Catherine Mary Stewart is coming to town
and you never watched Days of our Lives
or saw The Last Starfighter or Night of the Comet
but you know that face from before you knew the names of actresses.
She was everything you didn’t have in the ’80s:
skinny-belted, dark denim,
perky-collared, tucked blouse,
feathered waves of frosty highlights,
beach-ready bikini wax suntanned dignity,
insinuating blue eyes, nonchalant cinnamon lips and zeitgeist eyebrows
confident and strong with long aerobic dancer legs—
everything you couldn’t be
no matter how hard you tried.
The doctor said you were going to be 5’10.
He literally said, “You are going to be tall,”
when he looked at the x-rays
before your first bunionectomy in seventh grade,
but it was like a curse
and you never grew another inch.
In college you wore leotards and flowing skirts
with your hair twisted high in a knot,
but you didn’t dance unless you got drunk,
and you skipped dance class to sip bloody marys
mixed with Absolut peppar vodka by your friend Christopher,
the two of you passing Anais Nin’s diary back and forth
reading her descriptions of Antonin Artaud.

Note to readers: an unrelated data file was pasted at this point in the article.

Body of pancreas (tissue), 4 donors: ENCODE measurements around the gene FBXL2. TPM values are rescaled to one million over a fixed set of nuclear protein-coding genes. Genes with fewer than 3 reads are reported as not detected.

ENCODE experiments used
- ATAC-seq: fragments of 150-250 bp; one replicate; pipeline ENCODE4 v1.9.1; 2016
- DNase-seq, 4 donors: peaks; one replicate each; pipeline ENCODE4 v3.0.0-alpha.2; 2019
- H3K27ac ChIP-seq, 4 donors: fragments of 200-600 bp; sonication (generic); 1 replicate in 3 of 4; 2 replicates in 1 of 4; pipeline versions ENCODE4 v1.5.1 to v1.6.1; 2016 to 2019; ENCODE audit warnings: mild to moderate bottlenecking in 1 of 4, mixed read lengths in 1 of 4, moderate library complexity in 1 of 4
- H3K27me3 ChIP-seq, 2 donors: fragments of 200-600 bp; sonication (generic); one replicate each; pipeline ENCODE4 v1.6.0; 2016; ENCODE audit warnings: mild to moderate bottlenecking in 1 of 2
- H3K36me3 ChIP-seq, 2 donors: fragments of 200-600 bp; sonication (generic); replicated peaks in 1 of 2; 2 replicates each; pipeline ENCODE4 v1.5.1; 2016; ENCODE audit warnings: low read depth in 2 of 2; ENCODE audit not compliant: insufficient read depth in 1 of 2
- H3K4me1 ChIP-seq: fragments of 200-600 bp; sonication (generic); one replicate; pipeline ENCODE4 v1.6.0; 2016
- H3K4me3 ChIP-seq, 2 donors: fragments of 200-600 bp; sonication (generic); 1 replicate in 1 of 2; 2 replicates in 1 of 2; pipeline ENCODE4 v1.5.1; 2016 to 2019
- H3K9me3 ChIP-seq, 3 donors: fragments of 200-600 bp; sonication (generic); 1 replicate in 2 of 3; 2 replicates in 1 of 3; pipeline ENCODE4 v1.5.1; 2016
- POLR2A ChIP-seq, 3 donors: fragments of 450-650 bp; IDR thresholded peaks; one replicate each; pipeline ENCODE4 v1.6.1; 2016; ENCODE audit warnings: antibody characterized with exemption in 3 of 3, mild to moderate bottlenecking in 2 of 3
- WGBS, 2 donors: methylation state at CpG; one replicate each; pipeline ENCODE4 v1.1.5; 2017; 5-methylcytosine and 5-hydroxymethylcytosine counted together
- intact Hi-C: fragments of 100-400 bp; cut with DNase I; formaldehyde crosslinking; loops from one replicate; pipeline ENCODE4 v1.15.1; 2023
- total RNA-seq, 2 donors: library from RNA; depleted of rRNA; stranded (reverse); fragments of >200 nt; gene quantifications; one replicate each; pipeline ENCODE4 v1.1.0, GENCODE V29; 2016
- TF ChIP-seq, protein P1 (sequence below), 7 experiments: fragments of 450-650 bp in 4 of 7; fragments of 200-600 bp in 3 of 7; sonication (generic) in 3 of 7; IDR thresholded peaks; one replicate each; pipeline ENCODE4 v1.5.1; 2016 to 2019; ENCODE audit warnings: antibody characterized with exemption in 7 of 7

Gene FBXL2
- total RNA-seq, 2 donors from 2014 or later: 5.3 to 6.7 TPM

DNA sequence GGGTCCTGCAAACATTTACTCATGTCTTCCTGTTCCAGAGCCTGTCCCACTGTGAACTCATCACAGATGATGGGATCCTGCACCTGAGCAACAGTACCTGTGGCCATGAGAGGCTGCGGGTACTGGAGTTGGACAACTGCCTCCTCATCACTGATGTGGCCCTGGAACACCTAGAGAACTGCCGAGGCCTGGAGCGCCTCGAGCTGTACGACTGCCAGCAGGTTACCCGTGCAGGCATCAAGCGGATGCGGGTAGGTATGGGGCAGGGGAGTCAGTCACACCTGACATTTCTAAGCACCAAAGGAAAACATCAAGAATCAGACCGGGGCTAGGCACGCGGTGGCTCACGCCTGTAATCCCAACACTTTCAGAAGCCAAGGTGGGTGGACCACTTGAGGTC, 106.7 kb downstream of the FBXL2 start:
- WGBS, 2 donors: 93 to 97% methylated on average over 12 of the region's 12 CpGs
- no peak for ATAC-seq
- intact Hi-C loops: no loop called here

“To be kissed by Artaud was to be poisoned.”
This was after the acne faded,
and the braces came off and you got contacts
(Catherine Mary Stewart probably has perfect vision)
and you permed your hair like the other girls, now that it had grown out from when your mom clipped it short,
because you swam every day and the chlorine turned it to straw,
and she couldn’t comb through it anymore without making you cry.
Your mother wasn’t a professor like Catherine Mary Stewart’s
and you didn’t know your dad.
You don’t remember being encouraged,
not that they didn’t praise you, you just don’t remember that part.
You couldn’t hear their love under the roar of white trash doubt.
You weren’t Canadian and you missed your chance to go to London.
And now that you finally learned to love yourself after all these years,
you still aren’t photogenic—
you never had the right look at the right time,
you had child-bearing hips and peasant breasts even when you were skinny.
You didn’t get to take time off from work while you raised your kids,
and you still haven’t remarried.
You don’t understand how your daughter learned to be popular,
because she didn’t learn it from watching you.
Your social media accounts will not be verified.
You won’t go on tour or have a cult following.
You’d never look that good with short hair.
You’ll never be Catherine Mary Stewart.
—ali grega, may 2016